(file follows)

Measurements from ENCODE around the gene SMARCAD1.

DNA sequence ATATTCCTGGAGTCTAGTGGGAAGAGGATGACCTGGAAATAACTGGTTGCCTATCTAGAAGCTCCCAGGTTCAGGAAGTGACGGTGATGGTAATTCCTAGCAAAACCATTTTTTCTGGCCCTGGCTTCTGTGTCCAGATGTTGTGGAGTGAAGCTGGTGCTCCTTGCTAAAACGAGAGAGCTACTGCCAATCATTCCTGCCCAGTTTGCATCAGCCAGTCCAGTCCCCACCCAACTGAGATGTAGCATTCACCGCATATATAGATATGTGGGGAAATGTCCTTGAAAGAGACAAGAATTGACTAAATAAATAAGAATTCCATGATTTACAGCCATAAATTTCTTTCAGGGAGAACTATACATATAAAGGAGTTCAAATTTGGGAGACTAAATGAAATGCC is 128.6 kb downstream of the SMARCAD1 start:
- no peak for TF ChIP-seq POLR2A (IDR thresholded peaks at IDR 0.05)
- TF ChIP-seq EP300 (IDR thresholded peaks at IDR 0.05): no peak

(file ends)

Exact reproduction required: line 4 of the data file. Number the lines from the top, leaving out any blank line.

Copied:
- TF ChIP-seq EP300 (IDR thresholded peaks at IDR 0.05): no peak